Photography Reduces the Scene from a Three Dimensional Experience to a Flat Two Dimension Photo.
Is it any wonder why when we try to share a beautiful scene in the crisp out door air that when we get the photo onto the computer and we look at it, it falls short of the experience we just had.
I am quite sure that this happens to all of us but how or what can we do to more maximize the capture of the experience we encountered when we took the photos?
When taking photos, there are some things we can do to enhance our photography and get the best shots. The most important one is getting to know your camera and what it can actually do when you know and understand all of it's capabilities. But beyond that there are other things we can do.
1. Determine the subject you want to capture from as many different angles as you can access. Changing viewpoints and your exposure options can offer some interesting possibilities.
2. Try changing the subject idea you have in mind and consider exploring other possibilities that might be less obvious.
3. Go for the detail possibilities or try different compositions. Details in photos make them so much more alluring and dramatic. They also need to be tack sharp so remember to take the tripod. The tighter the shot, the more subject it is to any vibration or movement. And conversely, when shooting landscapes, panoramas or distance views, it is critical that they be focus or they will look muddy and lack the detail that is needed.
4. Try taking photos from a position not easily seen by others. Lay on the ground or stand on something elevated or consider a more obtuse perspective by changing where you capture the photo from. * Trust me, people do not take the time to laugh at you for any of these less than expected positions you might take to get the shot. If anything, they seem impressed and glad you got it!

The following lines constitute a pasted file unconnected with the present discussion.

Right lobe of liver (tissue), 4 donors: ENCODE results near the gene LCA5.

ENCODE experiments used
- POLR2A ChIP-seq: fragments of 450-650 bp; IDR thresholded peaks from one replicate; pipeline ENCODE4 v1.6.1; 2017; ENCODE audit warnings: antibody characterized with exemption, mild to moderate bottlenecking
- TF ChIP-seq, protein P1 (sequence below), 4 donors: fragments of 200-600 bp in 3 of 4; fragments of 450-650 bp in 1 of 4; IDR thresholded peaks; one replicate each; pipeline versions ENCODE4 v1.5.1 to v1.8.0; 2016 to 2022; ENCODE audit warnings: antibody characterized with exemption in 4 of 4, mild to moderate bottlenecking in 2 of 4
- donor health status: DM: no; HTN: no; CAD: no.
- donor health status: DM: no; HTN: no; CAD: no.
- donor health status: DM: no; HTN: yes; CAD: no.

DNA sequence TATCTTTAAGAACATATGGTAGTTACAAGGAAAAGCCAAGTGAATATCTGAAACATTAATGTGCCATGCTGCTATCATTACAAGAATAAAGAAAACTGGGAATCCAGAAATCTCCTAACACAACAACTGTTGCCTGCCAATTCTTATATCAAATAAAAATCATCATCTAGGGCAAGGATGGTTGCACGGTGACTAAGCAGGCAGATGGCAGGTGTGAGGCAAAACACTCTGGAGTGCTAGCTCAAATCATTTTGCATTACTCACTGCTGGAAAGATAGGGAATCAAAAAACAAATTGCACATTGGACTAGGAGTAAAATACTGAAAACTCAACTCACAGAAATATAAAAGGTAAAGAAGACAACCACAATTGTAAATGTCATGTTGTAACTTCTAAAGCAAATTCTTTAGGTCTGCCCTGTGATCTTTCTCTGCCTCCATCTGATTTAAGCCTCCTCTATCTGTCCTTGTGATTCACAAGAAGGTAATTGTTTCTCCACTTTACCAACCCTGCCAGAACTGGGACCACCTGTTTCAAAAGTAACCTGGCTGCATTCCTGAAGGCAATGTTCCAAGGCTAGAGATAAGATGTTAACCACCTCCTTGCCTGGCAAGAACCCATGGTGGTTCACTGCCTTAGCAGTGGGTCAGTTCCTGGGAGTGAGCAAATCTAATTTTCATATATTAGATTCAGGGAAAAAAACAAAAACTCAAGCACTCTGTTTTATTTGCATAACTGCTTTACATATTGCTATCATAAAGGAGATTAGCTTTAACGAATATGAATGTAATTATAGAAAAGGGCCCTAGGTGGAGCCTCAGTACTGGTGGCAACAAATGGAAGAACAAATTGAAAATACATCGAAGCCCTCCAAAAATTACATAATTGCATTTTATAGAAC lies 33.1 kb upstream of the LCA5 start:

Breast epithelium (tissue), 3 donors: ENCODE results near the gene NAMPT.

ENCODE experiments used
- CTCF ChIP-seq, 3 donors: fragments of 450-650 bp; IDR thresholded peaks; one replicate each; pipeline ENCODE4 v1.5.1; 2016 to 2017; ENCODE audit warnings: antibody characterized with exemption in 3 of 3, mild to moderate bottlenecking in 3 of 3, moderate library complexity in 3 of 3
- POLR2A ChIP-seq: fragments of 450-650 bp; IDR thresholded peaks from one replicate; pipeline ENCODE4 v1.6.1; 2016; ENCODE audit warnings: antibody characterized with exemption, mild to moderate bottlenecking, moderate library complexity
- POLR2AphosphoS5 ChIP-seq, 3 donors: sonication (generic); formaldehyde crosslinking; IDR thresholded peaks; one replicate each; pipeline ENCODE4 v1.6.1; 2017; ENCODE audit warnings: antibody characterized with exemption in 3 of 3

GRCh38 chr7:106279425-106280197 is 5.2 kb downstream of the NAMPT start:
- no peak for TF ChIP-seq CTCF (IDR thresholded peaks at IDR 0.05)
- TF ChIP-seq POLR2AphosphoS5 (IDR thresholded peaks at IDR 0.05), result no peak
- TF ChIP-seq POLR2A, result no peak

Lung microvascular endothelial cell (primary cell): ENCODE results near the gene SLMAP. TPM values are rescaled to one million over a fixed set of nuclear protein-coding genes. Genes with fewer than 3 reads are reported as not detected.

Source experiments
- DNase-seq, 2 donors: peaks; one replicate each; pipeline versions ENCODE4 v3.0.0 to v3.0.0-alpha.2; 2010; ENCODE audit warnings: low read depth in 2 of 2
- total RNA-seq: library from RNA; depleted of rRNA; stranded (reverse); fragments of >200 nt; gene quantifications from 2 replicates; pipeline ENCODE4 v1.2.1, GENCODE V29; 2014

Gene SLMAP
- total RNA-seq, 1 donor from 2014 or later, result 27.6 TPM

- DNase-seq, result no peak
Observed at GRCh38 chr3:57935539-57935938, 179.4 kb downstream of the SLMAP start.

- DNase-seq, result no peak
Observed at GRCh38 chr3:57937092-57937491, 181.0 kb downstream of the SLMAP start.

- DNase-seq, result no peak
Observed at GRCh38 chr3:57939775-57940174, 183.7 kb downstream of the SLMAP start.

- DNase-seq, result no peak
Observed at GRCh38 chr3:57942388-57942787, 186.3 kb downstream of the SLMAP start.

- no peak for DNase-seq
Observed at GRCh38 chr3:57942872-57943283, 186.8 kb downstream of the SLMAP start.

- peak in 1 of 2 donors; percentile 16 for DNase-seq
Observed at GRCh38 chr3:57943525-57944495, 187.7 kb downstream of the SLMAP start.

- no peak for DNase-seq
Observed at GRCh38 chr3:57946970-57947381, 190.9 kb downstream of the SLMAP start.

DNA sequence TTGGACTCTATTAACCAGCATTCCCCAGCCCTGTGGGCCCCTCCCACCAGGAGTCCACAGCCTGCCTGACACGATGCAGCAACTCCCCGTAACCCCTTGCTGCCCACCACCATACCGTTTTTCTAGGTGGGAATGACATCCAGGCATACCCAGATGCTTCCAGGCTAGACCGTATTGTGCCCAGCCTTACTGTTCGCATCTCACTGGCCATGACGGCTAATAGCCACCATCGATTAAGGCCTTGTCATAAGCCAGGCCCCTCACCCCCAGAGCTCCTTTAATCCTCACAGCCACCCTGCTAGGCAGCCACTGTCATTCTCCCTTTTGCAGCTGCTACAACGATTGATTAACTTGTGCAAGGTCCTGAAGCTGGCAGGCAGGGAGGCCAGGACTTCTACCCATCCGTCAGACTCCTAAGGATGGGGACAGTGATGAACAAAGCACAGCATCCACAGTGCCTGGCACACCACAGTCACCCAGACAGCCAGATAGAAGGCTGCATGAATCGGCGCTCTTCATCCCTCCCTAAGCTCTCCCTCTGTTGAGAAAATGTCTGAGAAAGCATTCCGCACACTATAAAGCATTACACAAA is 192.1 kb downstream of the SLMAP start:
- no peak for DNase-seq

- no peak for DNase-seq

5. Work with the situation you find yourself in. If the lighting is poor, try and compensate for it. If the weather is changing, try different exposure settings. If all efforts fail, go in an entirely different direction or come back when conditions are more optimum. Or you can just endure and adjust your perspective about what you want to capture. * Last year when I went to Philadelphia to photograph the historical areas , it rained the entire day. I got an umbrella and used the detachable hood from my jacket as a shield and decided to just go for it. The colors came out even more brilliant because everything was wet and the crisp contrast served me well and I completed the task with some wonderful results. I must post those photos one day.
As ActiveRainPhotoBlogger group members, there are several other things you can do when writing your photo post. Keep in mind and relate what you were experiencing and be sure to include that in your writing. When you are out taking photos capturing the beauty of your community or taking photo of events, interiors and exteriors of homes, you can see in all directions but your camera lens will only capture a small clip of what you are seeing. The camera does not feel the temperature or even the breeze. It can only replicate in a flat two dimension a small portion of the sights and none of the sounds or feelings you are experiencing. Be sure to write as much of the description of your experience when describing the photo and your readers can better imagine all three of the dimensions you experienced.
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